LAPD suffers mystery hack

A mysterious email sent to the press says so, but the actual Web site appears untouched.

2 min read
Call it the case of the unexplained hack.

This morning, reporters throughout cyberspace were greeted by an email message claiming the Los Angeles Police Department's Web site got hacked last night.

Although the Web site now shows a blank, gray screen, a copy of the alleged hack bears a political message accusing the LAPD of racism, calling it the "Death Squad Home Page."

It appeared to be a standard hack, without the pornography or juvenile images used when vandals broke into pages at the Air Force, the Central Intelligence Agency, and the Justice Department.

The only problem is that it apparently never happened. The whole story appears to be a hoax about a hoax, at least according to the Net service providers involved with the site.

About a year ago, an LAPD police officer went to Internet Presence Providers for Net access. That got Peter Hertan, president of IPP, thinking. He checked and found out that "www.lapd.org" had never been registered with the InterNIC. So he went ahead and filed for it.

Sure enough, nearly a year later, some LAPD officers determined to build an LAPD Web site asked to buy back the URL and Hertan sold it to them at cost.

The officers then asked EarthLink if it would host the site. EarthLink said that it would when the police officers got the official go-ahead.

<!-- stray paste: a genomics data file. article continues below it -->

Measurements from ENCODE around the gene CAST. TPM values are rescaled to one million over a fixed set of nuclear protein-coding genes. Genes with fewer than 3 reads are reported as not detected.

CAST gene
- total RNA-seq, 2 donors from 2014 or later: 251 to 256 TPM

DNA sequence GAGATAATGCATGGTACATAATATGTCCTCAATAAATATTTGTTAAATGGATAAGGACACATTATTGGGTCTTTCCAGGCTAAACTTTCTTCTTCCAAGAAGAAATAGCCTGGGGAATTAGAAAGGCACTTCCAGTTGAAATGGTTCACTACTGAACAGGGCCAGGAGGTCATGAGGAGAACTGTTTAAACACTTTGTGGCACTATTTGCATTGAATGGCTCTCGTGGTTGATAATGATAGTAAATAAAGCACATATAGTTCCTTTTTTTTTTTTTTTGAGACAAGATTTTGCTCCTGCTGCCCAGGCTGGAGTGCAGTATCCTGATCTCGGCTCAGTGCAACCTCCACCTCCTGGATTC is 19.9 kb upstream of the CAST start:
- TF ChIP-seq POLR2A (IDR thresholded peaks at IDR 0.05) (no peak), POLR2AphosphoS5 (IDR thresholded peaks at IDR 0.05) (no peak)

But that go-ahead never came. The officers went up and down the chain of command and at every level, the answer came back the same: No.

So from May of last year, when it was registered, until today, the LAPD site consisted of a gray screen with the words "lapd.org Initial Home Page."

Hertan says that from the day he put it up to the day it was taken down, "nothing was added to the Web site. Nothing was taken away. We show no evidence of it being hacked."

EarthLink never made the site live either, says Jon Irwin, vice president of customer support.

Since the site never really existed, it couldn't have been hacked. That means either someone got the story wrong or concocted an hack that wasn't really a hack.

In any case, the Webmaster at "lapd.com," the official officers' union page and the closest thing to an LAPD Internet site, says it has been untouched by hacker hands.

For the LAPD, the whole episode is proof of nothing except that rumors can travel very quickly on the Net. "I've already hit the news, and I haven't even done anything with the site," said one officer who had tried to help create the site.